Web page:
Published 7 August 2011
Law firm Glaister Ennor had more than $50,000 of fees owed by 2 of property developer Rob Vincent’s companies paid by 2 of his trusts as the companies were about to be wound up.
A ploy to get round the voidable preference sections of the Companies Act or a legitimate transaction?
Liquidator Grant Reynolds argued the money was paid in March 2010 on behalf the companies, Chaffers Properties Ltd & Warkworth Grange Property Investment Ltd, which were wound up on 1 September 2010. Solicitor Peter Chamberlain signed an authority to Glaister Ennor authorising the law firm to use proceeds of sale of a Paihia property by one of the trusts (after repaying the ANZ National Bank) to cover Glaister Ennor’s conveyancing fees for the sale and $57,653 of other fees.
In a judgment issued on 1 August, Associate Judge Tony Christiansen agreed with Mr Chamberlain: the payment, while covering sums in Glaister Ennor invoices to the Vincent companies, was a gift.
The judge’s slight acknowledgment that creditors of Chaffers & Warkworth Grange might be hard done by through this deal was to prefer that costs of the court case lie where they fell, rather than go to the victor.
Counsel Bruce Pamatatau, for the liquidator, argued that the payment by Pigeon Bay Barrier Ltd, as trustee of the Pigeon Bay Trust and the Barrier Trust, was on behalf of Chaffers & Warkworth Grange and resulted in Glaister Ennor being paid in preference to other unsecured creditors.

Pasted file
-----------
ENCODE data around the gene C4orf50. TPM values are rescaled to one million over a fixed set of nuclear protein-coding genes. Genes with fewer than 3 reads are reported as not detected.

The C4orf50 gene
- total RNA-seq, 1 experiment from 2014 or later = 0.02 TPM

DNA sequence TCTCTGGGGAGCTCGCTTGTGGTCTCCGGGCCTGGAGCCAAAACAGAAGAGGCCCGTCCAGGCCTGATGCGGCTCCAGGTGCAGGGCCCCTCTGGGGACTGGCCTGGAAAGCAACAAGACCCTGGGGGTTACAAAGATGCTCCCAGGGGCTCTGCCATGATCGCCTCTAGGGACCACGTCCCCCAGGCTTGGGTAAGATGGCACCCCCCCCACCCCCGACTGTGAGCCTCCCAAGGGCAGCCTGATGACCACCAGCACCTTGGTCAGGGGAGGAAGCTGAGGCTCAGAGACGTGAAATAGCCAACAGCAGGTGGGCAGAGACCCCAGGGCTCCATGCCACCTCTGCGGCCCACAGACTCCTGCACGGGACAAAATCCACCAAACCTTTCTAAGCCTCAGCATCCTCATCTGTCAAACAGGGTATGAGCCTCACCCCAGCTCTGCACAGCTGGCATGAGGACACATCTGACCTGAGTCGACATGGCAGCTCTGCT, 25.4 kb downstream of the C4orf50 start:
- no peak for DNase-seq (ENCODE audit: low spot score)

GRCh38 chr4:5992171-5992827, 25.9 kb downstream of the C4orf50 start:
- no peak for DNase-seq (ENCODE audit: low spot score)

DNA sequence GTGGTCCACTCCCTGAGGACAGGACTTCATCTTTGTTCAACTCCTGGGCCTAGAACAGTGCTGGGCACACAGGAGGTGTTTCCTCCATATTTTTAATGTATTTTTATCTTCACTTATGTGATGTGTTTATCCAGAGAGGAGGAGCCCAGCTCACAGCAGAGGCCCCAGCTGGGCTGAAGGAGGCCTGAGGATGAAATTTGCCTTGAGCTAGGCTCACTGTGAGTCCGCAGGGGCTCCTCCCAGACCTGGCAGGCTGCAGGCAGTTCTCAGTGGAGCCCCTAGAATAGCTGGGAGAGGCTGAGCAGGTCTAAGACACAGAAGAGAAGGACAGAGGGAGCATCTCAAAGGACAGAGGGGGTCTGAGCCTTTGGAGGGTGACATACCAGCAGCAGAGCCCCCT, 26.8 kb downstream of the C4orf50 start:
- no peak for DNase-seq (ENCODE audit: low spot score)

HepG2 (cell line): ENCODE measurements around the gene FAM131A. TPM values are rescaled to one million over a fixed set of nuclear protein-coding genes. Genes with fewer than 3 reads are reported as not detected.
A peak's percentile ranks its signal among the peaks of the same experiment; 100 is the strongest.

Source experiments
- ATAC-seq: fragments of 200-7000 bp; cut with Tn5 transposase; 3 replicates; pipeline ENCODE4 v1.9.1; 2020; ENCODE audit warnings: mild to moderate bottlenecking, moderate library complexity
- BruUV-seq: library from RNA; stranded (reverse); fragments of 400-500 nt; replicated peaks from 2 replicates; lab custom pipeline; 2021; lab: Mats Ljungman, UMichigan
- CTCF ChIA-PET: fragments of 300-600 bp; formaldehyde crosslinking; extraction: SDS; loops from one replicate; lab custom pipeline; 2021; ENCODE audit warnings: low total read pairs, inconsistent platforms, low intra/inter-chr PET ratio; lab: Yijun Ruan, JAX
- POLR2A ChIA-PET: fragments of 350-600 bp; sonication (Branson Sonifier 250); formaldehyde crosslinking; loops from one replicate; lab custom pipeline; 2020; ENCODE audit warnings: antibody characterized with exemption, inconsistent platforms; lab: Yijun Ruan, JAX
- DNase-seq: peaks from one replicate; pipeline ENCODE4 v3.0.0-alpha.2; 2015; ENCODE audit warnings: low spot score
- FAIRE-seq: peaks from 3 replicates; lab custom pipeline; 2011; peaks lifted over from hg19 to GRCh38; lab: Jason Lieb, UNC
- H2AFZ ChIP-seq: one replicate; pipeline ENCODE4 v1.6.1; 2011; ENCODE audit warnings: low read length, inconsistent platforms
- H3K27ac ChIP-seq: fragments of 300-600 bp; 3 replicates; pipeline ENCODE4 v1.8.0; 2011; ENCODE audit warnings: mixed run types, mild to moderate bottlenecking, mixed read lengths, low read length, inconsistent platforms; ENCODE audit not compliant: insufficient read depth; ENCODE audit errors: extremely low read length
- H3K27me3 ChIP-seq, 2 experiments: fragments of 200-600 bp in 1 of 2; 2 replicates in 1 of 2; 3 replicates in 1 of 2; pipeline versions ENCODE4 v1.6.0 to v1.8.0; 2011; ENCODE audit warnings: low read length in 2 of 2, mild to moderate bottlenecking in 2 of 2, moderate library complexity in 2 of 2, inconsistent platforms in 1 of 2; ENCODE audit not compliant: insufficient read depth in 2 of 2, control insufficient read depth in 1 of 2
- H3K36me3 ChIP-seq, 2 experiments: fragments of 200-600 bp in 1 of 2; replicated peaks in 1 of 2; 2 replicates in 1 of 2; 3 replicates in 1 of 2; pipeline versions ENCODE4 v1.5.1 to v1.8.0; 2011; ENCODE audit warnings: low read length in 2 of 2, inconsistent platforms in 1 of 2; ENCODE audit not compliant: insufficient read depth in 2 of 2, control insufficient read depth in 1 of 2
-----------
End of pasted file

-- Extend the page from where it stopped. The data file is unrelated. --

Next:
Mr Pamatatau argued: “To agree with Glaister Ennor would effectively create a situation where an insolvent company could choose to prefer creditors by getting its debtors to pay its creditors, which is what has happened here. This is not the objective of the insolvent transaction regime.”
But Glaister Ennor lawyer Haylee McKee stressed the payment was a gift from the trusts, didn’t pass through the companies and wasn’t a loan to the companies. The trusts didn’t file a proof of debt in the companies’ liquidations, although they’d paid debts which were the companies’.
Associate Judge Christiansen concluded “there is no evidence, merely supposition, from which to conclude the payment of the respondent’s invoices was made on behalf of the companies…. The trust account transactions do not record anything more than the name of the companies for the purpose of confirming the trustee’s instructions for settlement of the respondent’s invoices. The companies had no control over that process.
“There is no clear contemporaneous documentary evidence of an agreement between the companies and a third party providing for payment of a creditor’s claim and recording it as a loan to the companies. In this case the trustee had no obligation to the companies to make payments to the respondent.”
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Attribution: Judgment, submissions, story written by Bob Dey for the Bob Dey Property Report.